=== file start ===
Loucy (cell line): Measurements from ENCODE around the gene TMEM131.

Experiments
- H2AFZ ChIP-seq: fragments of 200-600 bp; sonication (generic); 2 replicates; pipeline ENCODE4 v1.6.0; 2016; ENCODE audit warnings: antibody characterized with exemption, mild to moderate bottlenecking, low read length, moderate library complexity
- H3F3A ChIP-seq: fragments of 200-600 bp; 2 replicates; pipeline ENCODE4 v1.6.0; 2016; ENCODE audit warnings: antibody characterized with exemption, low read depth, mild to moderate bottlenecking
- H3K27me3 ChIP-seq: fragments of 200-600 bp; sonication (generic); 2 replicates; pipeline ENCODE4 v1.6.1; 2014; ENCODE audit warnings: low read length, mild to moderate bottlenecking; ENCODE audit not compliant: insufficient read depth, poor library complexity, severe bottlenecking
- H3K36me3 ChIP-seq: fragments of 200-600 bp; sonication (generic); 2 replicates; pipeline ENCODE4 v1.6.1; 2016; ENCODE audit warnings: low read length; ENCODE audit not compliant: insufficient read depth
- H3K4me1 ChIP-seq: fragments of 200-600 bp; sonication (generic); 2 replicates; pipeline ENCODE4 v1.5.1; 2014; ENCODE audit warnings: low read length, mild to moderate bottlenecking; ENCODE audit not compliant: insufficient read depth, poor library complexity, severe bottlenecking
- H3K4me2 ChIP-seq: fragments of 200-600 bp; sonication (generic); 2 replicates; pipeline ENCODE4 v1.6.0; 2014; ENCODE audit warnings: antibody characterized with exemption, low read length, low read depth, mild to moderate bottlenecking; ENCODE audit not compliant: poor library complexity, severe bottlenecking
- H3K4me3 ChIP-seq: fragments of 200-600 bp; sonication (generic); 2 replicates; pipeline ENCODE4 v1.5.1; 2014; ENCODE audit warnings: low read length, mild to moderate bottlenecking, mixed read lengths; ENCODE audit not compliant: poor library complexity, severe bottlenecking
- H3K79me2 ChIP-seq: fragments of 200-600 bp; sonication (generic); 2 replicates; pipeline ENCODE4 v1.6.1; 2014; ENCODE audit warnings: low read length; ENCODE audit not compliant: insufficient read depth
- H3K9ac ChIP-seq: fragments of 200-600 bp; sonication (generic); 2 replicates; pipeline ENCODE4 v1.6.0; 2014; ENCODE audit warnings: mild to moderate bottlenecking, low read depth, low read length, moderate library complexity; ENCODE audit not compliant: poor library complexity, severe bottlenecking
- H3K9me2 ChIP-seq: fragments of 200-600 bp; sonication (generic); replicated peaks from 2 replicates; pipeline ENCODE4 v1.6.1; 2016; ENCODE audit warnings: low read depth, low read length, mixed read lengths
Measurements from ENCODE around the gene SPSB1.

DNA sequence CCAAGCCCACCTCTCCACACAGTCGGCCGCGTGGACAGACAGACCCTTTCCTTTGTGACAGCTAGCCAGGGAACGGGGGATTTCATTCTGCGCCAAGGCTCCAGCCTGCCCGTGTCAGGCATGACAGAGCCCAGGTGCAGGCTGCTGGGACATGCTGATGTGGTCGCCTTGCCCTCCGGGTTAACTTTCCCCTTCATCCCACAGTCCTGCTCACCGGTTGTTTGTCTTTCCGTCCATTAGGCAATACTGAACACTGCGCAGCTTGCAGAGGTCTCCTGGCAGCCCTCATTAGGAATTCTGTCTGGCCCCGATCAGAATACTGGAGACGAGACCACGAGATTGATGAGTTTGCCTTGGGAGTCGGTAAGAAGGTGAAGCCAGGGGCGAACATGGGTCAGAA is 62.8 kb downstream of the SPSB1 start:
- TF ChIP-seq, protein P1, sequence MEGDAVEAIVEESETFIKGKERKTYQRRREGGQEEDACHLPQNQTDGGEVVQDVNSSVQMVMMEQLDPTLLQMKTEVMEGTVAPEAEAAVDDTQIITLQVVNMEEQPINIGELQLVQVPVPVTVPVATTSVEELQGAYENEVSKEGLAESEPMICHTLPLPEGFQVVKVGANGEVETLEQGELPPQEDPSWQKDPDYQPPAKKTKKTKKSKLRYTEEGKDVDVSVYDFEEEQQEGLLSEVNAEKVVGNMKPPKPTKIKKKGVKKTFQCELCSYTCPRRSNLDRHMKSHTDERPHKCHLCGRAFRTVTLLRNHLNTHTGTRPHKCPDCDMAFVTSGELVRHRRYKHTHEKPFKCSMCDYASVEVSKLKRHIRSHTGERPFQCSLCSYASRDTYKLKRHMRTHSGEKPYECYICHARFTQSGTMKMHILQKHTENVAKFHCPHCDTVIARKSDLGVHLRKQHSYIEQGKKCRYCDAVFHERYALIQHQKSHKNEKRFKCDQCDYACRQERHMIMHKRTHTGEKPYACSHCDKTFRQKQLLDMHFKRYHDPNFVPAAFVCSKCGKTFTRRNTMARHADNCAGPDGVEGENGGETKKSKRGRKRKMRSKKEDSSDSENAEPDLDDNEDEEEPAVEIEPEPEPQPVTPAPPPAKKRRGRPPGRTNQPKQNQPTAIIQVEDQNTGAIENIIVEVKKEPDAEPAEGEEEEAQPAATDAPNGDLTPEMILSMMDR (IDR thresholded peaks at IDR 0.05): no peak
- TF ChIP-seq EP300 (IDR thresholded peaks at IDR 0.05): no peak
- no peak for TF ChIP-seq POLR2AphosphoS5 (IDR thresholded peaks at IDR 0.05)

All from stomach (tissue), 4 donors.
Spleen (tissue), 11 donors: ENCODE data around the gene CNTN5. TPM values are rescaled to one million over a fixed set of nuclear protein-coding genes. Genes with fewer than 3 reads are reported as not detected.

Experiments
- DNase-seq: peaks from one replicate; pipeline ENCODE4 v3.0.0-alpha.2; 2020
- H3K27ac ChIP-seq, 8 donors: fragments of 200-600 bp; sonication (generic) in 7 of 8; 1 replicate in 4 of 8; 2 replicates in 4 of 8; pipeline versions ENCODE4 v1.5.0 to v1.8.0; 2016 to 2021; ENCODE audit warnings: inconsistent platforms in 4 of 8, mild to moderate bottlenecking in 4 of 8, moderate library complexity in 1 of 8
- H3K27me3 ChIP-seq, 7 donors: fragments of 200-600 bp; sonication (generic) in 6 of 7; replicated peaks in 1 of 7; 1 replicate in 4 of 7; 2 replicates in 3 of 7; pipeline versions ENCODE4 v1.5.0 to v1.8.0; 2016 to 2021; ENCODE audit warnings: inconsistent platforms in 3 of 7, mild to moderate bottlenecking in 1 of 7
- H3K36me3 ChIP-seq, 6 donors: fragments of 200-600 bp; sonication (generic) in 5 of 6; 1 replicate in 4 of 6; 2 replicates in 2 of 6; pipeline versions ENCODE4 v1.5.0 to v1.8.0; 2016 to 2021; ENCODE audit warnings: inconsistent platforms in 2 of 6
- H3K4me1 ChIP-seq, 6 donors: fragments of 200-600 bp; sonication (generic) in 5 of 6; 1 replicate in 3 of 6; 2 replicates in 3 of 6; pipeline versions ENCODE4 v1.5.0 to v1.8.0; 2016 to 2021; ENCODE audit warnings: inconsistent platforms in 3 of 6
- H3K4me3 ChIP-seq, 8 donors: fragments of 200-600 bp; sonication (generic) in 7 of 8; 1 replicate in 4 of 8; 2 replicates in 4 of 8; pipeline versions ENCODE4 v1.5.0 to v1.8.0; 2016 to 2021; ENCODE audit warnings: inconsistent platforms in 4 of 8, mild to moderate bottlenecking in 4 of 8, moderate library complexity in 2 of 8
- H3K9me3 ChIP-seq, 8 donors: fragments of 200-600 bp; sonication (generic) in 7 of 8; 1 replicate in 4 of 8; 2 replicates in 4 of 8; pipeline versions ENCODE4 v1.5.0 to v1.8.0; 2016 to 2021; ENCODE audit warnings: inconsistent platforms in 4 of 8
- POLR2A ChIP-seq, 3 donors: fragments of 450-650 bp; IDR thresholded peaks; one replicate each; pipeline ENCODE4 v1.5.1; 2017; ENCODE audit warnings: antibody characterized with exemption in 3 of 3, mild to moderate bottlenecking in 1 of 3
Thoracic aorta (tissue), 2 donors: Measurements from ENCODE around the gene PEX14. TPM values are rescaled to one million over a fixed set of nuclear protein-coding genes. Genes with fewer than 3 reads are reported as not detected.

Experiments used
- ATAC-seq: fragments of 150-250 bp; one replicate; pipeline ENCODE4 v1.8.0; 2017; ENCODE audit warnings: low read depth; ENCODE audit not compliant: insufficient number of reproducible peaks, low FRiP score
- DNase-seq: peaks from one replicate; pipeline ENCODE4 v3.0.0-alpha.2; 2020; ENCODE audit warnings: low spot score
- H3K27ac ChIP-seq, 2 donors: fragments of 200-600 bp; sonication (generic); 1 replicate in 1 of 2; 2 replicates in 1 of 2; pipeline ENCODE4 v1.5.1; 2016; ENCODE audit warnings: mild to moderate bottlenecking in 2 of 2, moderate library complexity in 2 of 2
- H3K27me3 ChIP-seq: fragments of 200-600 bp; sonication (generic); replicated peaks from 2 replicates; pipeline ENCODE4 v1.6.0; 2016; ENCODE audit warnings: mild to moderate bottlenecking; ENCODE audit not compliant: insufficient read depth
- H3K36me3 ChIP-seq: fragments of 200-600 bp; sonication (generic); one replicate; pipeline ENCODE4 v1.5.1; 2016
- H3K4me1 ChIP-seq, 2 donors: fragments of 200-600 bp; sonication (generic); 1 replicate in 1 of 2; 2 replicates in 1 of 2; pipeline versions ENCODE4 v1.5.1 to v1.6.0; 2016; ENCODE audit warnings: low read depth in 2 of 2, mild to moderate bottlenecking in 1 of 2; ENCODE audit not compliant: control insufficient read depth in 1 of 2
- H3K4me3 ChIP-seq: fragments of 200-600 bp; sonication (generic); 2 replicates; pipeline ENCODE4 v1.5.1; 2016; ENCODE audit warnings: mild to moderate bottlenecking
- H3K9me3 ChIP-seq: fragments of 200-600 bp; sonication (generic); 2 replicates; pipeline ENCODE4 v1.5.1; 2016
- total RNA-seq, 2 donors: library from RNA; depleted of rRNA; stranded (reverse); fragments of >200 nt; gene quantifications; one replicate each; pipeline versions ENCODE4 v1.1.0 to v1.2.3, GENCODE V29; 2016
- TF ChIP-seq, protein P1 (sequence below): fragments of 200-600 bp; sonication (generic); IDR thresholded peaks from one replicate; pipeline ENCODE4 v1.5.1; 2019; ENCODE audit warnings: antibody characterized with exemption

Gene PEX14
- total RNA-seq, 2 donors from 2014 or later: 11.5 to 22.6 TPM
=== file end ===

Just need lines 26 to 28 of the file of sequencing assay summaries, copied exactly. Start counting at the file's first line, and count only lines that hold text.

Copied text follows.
- H3K4me3 ChIP-seq, 8 donors: fragments of 200-600 bp; sonication (generic) in 7 of 8; 1 replicate in 4 of 8; 2 replicates in 4 of 8; pipeline versions ENCODE4 v1.5.0 to v1.8.0; 2016 to 2021; ENCODE audit warnings: inconsistent platforms in 4 of 8, mild to moderate bottlenecking in 4 of 8, moderate library complexity in 2 of 8
- H3K9me3 ChIP-seq, 8 donors: fragments of 200-600 bp; sonication (generic) in 7 of 8; 1 replicate in 4 of 8; 2 replicates in 4 of 8; pipeline versions ENCODE4 v1.5.0 to v1.8.0; 2016 to 2021; ENCODE audit warnings: inconsistent platforms in 4 of 8
- POLR2A ChIP-seq, 3 donors: fragments of 450-650 bp; IDR thresholded peaks; one replicate each; pipeline ENCODE4 v1.5.1; 2017; ENCODE audit warnings: antibody characterized with exemption in 3 of 3, mild to moderate bottlenecking in 1 of 3